“Many have allegations that were unfounded and unsubstantiated,” Richardson said in October 2021. “It would therefore be unfair and unethical to publicly release those names.”

On Wednesday, Baltimore Police spokeswoman Lindsey Eldridge said the department recently received a copy of the disclosure list from the State’s Attorney’s Office, which she said “includes members that have mere allegations or information that could be used to impeach them in court.”

The list, she said, is distinct from a “do not call” list.

“Under Commissioner [Michael] Harrison’s administration, our Department continues to be accountable and transparent in taking appropriate actions when complaints are made against members, especially those that may rise to misconduct,” Eldridge said.

While the list does advance transparency, Freeman called it incomplete. Absent is any description of the behavior or incident that created the credibility concerns in the first place, and without that information, it is impossible to determine exactly what the issue is with each officer, Freeman said.

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BALT and other organizations plan to analyze the list in the coming days to expound on the initial findings, Freeman said.

Freeman said officers with impeachable credibility harm the criminal justice system because so much of prosecution relies on officers telling the truth.

“An officer’s credibility props up the system and if one actor in the system has decided these officers aren’t credible to stand trial, then what else? What else do we depend on their credibility and integrity for?” Freeman said.

Police leadership previously downplayed the existence of the list, with Deputy Commissioner Brian Nadeau telling the state commission in 2019 that most of the officers do not have credibility issues.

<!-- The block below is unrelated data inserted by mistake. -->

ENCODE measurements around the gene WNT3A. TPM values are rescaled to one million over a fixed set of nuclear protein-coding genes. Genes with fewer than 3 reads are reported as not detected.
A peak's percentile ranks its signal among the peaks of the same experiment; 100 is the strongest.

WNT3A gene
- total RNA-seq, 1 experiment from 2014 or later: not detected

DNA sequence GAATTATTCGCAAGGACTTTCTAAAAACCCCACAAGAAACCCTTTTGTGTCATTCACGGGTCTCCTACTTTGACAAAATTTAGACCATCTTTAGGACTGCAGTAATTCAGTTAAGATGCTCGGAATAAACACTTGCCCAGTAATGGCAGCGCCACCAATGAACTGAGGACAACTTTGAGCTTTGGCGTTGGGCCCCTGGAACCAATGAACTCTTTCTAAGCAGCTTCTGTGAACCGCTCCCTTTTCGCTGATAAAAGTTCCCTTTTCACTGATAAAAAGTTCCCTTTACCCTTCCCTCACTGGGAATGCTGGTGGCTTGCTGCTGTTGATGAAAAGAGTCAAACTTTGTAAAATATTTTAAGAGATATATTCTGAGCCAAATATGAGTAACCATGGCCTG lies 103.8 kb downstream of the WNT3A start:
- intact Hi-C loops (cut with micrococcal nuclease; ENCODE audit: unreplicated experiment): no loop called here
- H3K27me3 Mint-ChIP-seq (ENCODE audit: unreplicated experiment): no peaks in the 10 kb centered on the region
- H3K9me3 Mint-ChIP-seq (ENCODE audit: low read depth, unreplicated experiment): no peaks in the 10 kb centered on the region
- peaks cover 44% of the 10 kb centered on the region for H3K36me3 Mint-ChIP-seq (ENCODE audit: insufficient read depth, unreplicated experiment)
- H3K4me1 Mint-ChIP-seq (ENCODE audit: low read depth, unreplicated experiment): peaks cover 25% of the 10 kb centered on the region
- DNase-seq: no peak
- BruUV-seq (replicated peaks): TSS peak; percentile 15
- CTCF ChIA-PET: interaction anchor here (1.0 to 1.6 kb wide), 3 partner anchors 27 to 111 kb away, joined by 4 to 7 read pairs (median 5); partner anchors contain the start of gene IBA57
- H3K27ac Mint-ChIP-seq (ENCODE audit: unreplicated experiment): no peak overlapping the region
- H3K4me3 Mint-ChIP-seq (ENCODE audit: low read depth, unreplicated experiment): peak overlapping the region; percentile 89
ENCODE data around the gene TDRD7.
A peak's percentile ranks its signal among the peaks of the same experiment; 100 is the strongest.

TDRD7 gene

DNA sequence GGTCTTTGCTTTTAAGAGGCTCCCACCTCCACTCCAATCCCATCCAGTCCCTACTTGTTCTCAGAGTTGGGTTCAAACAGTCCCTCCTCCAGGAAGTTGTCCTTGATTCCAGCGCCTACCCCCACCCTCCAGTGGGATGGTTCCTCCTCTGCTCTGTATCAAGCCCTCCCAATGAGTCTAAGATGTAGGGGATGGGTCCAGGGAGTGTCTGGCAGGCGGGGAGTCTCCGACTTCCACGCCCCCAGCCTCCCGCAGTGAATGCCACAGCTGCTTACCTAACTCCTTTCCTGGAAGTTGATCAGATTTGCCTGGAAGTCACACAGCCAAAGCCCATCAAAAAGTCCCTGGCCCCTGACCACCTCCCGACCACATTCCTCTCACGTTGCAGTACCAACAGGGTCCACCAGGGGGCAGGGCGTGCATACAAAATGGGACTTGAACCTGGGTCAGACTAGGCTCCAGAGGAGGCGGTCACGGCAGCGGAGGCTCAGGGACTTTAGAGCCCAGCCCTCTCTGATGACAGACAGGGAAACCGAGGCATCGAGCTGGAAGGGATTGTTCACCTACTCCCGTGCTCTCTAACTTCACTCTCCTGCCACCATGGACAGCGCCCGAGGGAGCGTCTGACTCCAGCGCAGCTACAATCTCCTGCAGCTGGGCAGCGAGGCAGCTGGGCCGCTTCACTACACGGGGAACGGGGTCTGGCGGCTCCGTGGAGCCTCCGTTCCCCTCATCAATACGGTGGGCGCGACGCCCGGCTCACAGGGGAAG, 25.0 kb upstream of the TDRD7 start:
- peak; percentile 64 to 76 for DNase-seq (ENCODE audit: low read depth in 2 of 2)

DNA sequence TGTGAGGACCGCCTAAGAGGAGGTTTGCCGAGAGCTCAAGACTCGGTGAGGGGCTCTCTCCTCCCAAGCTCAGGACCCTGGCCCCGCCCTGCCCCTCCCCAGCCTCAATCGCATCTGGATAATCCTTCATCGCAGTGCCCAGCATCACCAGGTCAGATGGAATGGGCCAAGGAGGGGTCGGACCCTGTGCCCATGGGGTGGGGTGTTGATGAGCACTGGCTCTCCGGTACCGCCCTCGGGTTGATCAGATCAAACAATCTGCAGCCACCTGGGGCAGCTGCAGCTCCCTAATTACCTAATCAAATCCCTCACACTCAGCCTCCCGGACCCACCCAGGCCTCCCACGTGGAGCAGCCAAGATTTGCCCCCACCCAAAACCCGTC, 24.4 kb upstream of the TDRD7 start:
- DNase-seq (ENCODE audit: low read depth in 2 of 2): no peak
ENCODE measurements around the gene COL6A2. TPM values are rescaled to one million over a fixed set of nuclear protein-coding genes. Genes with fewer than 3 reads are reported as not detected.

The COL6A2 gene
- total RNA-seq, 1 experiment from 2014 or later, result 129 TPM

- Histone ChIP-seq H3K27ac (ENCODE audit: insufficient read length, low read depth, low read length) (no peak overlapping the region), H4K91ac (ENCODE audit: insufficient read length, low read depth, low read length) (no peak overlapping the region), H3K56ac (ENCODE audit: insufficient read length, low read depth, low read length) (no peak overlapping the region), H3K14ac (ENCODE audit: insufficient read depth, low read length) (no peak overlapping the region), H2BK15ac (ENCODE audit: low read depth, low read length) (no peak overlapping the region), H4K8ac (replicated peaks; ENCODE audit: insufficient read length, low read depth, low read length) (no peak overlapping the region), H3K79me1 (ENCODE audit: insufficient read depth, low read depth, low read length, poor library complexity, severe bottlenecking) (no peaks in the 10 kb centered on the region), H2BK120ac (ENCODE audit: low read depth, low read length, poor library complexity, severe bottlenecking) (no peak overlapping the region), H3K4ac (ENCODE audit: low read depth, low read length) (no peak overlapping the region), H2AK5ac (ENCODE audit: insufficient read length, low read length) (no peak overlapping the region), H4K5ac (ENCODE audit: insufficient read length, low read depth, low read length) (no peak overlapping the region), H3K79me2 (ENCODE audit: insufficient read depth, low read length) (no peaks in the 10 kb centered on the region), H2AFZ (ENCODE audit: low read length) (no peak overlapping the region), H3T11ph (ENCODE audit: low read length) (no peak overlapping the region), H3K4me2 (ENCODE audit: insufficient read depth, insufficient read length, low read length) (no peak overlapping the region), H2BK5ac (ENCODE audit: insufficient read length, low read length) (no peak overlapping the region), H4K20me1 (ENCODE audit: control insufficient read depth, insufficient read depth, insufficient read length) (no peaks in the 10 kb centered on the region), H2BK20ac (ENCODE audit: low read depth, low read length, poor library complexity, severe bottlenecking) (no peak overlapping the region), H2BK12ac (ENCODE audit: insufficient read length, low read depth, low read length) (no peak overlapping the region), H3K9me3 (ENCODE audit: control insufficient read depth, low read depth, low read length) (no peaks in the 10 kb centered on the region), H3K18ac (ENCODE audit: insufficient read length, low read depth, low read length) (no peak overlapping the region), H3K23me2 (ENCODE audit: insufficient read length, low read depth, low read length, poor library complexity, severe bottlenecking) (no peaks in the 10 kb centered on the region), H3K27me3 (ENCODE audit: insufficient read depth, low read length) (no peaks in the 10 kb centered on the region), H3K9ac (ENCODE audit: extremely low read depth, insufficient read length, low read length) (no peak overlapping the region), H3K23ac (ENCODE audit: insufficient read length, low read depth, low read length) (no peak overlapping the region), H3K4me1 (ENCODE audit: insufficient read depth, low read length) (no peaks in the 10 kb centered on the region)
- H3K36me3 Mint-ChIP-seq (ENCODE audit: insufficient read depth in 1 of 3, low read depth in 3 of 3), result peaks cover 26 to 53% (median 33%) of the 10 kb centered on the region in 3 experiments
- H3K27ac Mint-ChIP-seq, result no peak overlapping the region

“Nobody on that list that I wouldn’t have working on the street, making cases,” Nadeau said in 2019.

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He said at the time that many of the officers named were subjects of complaints that were not sustained.

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Mosby was adamant in that hearing, telling the commission her office discloses members of the list to the police department so “hopefully they don’t put that officer in a position where he has to come in and testify.”

Her office later clarified Mosby’s comments, saying the list does not mean those 305 officers can’t testify, just that they have information in their past that requires disclosure to defense attorneys in criminal cases the officers are involved with.

“These folks are shared with the defense counsel automatically,” Richardson said Wednesday.

In reality, Levi said, the disclosures are not automatic and are often not made, despite what Mosby’s office says.

The fact that officers on the list are allowed to testify at all, and the lack of transparency about what landed them on the list to begin with, are serious issues, Levi said.

“The continued reliance on these officers and lack of disclosure violates discovery rules and ethical obligations, and directly causes harm to the citizens of Baltimore and the criminal justice system,” she said.